Considering that the Alea Jacta Est series is much better at being a wargame than a game about running a civilization, Birth of Rome is set in an era inherently more interesting for wargaming than the original. Personally I would much prefer to play out the first Punic War than simple Roman civil wars if the backroom political subterfuge isn't going to be treated with any depth. The other scenarios are nicely varied as well, in both size and subject matter. In particular the Mercenary wars is a interesting little scenario played out in 48 turns that doesn't even feature Romans. The game does seem to favor historical accuracy though, perhaps out of fear of a creating a rift in the space time continuum. I found it much easier to win a scenario using the side that historically triumphed. Speaking of triumphs, the AI seems competent enough at the beginning of a game. Unfortunately in most of the campaigns I played it dejectedly gave up the ghost after a few early defeats and I was able to steam roll my way through the rest of the campaign. I feel playing by email against a human adversary may be a more exciting way to play.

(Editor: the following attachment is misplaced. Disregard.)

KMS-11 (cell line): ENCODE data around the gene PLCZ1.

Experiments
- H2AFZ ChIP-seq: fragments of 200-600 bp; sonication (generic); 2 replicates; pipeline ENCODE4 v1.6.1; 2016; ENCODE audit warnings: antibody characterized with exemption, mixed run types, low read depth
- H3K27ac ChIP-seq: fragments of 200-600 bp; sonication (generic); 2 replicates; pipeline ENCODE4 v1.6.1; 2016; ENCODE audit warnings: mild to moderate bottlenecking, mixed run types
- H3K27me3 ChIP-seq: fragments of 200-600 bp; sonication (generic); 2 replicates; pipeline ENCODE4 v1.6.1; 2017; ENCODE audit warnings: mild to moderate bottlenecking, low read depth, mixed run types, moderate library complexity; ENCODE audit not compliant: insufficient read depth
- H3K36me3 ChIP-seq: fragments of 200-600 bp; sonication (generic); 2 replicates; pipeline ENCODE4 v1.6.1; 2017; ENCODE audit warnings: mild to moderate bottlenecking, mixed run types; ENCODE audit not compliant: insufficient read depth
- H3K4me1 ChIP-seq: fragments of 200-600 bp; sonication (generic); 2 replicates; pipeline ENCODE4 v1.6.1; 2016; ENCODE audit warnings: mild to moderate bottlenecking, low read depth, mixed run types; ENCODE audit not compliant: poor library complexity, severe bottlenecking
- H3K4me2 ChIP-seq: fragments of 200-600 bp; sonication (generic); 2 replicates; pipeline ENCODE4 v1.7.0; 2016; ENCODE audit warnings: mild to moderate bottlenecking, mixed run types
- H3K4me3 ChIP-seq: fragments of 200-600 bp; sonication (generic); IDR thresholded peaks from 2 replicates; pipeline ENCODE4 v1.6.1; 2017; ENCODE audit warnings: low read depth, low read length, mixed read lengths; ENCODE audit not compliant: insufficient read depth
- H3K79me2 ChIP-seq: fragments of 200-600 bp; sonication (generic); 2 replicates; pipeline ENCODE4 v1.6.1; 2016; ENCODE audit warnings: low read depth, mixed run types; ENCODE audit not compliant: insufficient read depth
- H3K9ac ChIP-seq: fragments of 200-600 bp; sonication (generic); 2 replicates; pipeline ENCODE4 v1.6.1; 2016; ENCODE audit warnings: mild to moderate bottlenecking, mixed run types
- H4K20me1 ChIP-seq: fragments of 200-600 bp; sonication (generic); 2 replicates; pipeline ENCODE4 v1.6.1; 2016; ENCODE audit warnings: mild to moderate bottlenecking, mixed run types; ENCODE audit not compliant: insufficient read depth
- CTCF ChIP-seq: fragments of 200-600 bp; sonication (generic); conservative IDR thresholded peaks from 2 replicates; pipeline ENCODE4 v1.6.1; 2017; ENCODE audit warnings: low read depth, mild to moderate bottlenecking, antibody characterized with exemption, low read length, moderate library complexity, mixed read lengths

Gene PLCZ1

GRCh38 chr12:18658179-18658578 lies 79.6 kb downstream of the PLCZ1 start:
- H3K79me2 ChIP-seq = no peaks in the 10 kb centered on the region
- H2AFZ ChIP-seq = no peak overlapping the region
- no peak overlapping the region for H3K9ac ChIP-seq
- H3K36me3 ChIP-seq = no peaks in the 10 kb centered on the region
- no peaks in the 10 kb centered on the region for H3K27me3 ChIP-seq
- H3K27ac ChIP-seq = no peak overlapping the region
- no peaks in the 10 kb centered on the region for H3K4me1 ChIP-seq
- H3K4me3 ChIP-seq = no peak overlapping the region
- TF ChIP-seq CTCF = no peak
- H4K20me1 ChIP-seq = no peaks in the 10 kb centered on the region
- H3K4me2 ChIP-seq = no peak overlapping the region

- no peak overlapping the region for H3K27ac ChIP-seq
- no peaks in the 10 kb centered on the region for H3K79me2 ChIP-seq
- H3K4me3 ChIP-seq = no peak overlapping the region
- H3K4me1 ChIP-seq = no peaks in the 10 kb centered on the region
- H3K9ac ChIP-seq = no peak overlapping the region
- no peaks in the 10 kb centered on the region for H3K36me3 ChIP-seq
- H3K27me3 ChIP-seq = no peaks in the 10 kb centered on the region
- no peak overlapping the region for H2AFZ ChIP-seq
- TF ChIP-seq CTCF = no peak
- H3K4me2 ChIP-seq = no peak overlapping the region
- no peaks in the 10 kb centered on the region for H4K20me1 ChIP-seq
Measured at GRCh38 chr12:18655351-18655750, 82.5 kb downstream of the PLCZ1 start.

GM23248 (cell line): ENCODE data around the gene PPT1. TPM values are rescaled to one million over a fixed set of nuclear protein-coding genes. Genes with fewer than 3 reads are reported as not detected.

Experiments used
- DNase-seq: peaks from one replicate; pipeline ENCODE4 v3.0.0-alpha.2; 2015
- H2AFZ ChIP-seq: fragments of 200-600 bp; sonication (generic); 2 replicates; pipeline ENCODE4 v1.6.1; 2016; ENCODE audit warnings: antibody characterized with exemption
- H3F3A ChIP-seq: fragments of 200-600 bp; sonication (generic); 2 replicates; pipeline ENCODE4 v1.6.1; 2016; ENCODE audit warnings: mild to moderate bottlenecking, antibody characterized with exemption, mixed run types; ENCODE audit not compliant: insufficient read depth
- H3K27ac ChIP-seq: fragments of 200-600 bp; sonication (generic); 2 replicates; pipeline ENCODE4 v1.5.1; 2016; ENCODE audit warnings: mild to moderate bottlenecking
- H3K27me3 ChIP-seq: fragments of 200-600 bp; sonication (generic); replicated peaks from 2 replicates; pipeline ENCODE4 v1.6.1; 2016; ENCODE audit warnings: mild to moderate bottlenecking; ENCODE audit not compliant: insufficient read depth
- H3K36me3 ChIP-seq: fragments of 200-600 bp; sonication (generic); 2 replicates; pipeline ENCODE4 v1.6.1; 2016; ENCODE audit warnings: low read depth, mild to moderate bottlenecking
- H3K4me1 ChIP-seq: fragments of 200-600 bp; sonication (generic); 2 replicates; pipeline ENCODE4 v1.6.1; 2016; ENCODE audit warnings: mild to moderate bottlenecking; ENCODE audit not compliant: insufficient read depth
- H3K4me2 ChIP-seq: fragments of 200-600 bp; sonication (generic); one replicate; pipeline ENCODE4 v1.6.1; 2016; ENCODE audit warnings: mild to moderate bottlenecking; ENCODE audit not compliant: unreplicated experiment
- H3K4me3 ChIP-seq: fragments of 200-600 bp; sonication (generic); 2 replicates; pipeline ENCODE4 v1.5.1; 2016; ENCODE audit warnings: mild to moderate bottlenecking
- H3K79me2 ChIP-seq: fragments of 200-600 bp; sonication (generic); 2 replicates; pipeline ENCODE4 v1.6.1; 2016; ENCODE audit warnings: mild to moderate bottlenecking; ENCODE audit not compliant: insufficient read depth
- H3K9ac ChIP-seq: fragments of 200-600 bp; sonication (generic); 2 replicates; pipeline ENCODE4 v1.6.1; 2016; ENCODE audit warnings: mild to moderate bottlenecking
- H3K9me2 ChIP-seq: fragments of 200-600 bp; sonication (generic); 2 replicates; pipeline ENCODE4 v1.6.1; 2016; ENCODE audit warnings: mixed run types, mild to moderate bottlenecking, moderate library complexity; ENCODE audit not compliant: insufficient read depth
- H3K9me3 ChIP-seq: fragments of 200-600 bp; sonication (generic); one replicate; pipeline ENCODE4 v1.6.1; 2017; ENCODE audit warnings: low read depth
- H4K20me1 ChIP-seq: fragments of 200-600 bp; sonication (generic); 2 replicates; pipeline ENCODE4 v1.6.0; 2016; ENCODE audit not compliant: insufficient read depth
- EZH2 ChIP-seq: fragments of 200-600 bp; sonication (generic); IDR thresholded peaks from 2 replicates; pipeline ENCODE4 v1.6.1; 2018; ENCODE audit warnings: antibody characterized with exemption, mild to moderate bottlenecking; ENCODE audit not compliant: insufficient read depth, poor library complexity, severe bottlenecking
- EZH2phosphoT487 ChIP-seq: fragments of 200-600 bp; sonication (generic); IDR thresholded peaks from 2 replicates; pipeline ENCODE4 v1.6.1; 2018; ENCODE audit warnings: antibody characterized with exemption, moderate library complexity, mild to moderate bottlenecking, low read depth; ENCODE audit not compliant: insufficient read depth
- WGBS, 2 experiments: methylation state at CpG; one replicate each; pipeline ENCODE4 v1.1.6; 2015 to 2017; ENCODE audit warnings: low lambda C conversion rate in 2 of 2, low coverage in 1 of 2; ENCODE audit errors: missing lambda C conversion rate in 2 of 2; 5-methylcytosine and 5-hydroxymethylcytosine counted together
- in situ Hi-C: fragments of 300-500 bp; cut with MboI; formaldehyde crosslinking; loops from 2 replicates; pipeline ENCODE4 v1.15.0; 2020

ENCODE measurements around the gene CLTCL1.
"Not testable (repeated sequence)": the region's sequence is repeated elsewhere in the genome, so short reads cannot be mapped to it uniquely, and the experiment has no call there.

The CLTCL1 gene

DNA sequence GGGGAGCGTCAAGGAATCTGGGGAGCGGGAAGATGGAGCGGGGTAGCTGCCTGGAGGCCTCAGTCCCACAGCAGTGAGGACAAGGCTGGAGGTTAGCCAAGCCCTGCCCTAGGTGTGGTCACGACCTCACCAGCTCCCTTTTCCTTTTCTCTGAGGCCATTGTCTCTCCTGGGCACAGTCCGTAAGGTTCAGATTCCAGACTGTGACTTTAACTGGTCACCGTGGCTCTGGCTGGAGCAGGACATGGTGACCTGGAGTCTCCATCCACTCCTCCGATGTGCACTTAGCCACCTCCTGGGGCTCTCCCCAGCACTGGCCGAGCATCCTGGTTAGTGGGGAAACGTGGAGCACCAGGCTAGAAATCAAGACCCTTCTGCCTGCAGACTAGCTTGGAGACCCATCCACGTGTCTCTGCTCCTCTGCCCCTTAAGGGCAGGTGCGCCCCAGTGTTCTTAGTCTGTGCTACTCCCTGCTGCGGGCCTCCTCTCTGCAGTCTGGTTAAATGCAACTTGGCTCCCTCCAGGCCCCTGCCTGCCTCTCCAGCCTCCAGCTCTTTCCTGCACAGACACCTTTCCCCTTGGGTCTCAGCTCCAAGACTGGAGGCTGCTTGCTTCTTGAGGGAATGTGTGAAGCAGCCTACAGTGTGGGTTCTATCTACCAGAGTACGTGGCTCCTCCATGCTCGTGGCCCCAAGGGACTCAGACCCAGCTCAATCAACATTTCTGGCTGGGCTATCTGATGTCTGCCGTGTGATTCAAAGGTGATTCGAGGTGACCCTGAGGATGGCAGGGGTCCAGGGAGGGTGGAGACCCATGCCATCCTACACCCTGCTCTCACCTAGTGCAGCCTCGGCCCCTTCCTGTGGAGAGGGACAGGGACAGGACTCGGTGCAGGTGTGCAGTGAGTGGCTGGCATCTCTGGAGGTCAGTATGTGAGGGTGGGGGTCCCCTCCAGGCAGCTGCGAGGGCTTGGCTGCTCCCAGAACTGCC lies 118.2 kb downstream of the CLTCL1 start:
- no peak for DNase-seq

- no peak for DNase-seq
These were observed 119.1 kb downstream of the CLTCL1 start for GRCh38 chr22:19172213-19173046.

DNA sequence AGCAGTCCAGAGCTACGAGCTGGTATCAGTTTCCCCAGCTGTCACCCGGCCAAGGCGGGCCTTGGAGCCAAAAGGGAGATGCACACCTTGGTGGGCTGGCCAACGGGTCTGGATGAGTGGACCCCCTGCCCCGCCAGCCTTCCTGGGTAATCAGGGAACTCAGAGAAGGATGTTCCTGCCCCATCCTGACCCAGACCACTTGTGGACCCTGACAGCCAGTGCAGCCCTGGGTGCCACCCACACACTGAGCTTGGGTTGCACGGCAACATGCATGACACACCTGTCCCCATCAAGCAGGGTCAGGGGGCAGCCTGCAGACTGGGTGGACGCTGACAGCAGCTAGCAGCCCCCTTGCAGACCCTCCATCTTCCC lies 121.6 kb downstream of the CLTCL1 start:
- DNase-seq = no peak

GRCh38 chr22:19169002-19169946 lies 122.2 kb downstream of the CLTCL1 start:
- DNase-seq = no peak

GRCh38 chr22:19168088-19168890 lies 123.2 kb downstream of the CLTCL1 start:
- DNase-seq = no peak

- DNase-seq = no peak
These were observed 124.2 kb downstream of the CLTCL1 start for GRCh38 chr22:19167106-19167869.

The First Punic War features a lot of naval combat. Better hope those pesky storms stay away
As attractive as I found the interface, there are some foibles that I assume have carried over from the original Alea Jacta Est. In depth unit information is a pain to get to and once you're there its tucked away in the corner of the screen . Tiny numbers feature too heavily throughout the game and information in general isn't all that attractively presented. Diplomacy options should have the option to snap to the affected region before you take them (like the after turn message system), as unless your ancient Latin geography is strong you're going to spend some time hunting around the map trying to find the affected regions.
Birth of Rome adds some interesting new content for players of the original Alea Jacta Est and also serves as a perfectly good starting point for newcomers to the series. Once you work out how to play properly (no thanks to the tutorial), it's a relatively simple (for a game that could call the Grand Strategy genre home) and enjoyable turn based game. The focus on the importance of supplies and sieges gives it a nice point of difference. It's not perfect, but I happily spent some long Sunday afternoons with it (which is my basic test for the quality of Turn Based Strategy games). If you're looking for a big board game-like experience without the need for real life friends, or maybe just enjoy Roman history featuring men riding elephants into battle, Birth of Rome may just be what you're looking for.